Best of Photos of 2000
[credit: cover USA (c) cover by Mark Seliger.]
Van Gogh Sunflowers
by Grant, 1998
ACRYLIC ON CANVAS
2" BY 3 1/4"
APPRAISED VALUE $10,000
The paintings of sunflowers were part of the decorative scheme Van Gogh had devised for his house in Aires. He wanted them to sand "like candelabras" around the Portrait of Madam Roulin. Flowers were scarce in Provence, but Van Gogh was extremely fond of these sunflowers, which he had to get up early in order to see in full bloom. Because of this, he felt they participated in a natural or cosmic cycle, and celebrated the sun and life. Their bright colors were particularly appealing to Van Gogh, who had discovered the power of gold and yellow in the south: "now we're having a gloriously strong windless heat here, which suits me well. A sun, a light that for want of a better word I can only call yellow, pale sulphur yellow, pale gold lemon. How beautiful yellow is!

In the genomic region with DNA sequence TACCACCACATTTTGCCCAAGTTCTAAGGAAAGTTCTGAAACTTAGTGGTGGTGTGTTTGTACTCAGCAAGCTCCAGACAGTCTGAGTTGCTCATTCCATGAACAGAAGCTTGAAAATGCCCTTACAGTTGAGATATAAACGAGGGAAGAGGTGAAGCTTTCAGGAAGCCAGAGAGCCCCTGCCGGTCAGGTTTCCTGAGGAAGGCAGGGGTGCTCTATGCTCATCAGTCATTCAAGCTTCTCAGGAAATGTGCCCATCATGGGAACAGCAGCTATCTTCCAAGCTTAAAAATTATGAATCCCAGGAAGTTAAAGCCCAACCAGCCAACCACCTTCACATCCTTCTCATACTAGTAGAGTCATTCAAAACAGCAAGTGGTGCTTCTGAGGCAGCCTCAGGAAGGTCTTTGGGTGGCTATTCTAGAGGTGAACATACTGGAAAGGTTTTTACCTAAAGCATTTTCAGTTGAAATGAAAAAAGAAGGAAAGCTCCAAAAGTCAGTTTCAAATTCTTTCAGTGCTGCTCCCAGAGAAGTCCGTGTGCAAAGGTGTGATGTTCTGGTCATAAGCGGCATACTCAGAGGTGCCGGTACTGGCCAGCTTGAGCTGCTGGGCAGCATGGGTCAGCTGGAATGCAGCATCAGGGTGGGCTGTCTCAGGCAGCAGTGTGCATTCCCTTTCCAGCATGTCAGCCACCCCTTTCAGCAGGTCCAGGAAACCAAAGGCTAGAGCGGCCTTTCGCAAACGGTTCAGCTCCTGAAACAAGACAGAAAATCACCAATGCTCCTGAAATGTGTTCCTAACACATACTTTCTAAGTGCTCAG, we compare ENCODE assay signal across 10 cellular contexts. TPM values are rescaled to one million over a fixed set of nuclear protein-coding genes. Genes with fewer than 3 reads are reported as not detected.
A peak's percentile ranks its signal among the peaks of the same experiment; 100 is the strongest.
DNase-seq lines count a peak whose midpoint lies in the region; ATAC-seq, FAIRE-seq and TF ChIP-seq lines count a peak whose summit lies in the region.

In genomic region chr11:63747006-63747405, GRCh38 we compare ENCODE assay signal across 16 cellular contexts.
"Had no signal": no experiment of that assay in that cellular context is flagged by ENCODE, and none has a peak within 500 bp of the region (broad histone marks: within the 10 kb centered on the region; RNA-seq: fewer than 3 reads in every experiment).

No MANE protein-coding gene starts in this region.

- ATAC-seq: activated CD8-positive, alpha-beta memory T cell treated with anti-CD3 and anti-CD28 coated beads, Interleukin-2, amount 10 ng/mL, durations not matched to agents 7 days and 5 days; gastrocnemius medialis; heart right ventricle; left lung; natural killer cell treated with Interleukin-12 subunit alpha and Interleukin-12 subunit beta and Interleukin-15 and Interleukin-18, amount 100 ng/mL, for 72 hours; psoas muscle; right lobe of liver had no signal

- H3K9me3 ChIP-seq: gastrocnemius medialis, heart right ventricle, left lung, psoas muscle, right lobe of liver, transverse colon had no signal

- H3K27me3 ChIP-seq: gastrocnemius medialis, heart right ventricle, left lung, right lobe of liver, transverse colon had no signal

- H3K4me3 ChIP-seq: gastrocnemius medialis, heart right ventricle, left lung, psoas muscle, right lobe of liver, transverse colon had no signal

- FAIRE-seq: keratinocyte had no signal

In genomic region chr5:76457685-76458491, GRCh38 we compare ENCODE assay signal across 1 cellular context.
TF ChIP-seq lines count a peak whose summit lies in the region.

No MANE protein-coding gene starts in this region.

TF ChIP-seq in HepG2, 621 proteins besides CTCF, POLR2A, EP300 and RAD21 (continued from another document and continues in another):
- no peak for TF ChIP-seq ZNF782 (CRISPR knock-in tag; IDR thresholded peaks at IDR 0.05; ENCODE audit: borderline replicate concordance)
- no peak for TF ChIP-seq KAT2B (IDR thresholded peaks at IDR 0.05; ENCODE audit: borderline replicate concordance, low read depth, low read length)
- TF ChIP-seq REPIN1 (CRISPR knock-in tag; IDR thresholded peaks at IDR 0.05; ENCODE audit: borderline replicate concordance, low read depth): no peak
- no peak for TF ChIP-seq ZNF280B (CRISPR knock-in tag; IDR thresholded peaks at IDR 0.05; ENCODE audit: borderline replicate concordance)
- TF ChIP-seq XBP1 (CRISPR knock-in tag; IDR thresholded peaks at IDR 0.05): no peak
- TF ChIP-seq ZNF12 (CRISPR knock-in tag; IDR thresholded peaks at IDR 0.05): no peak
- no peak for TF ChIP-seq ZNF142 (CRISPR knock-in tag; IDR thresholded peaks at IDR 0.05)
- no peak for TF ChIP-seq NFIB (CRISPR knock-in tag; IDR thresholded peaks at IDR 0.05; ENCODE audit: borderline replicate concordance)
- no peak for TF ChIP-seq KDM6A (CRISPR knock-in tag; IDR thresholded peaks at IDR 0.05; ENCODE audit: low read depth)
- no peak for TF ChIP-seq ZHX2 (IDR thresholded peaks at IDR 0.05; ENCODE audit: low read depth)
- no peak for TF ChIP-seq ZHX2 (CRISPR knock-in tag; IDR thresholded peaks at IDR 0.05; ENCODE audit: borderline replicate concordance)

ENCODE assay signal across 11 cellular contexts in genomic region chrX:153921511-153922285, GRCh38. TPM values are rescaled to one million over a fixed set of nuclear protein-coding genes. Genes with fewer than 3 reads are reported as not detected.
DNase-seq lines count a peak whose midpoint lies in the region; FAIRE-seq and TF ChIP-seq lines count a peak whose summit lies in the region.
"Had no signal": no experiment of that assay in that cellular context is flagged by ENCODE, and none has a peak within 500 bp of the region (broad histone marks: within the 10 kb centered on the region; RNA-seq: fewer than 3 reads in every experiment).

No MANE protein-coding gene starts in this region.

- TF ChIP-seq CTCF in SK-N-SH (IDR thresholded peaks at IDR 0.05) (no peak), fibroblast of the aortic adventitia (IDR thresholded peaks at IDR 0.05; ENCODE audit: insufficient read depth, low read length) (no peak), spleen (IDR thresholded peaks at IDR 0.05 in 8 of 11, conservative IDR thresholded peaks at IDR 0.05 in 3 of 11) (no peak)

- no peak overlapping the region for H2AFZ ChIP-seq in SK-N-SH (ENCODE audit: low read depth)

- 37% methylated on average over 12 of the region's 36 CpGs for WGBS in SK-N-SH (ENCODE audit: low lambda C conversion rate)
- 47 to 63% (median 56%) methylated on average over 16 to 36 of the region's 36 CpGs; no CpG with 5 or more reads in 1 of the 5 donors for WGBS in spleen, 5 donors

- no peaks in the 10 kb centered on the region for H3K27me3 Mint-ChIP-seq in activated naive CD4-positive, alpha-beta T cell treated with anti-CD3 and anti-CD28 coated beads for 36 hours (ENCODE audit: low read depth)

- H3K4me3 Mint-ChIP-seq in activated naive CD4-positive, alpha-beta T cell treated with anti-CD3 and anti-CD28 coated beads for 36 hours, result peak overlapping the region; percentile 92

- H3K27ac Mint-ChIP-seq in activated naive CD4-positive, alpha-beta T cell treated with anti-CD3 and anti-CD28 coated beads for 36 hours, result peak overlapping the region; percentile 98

This bouquet of sunflowers does not have the prettiness of a composed impressionist bouquet. Instead, it is an almost barbaric celebration of life, a pagan worship of the sun. The presentation is direct, and does not research any effect beyond the blunt expression of basic joy. The quasi-monochrome of the picture is extraordinary; from pale lemon to deep orange, all tones of yellow are represented on each individual flower, on the vase, and on the simple background, itself affected by this colorful exuberance. A fine blue line, complementary to the yellow, is delicately drawn and reappears in the signature. Green, the combination of both colors, adds another high-keyed note to the picture. A touch of white on the vase is an elegant detail, which makes the whole canvas glow.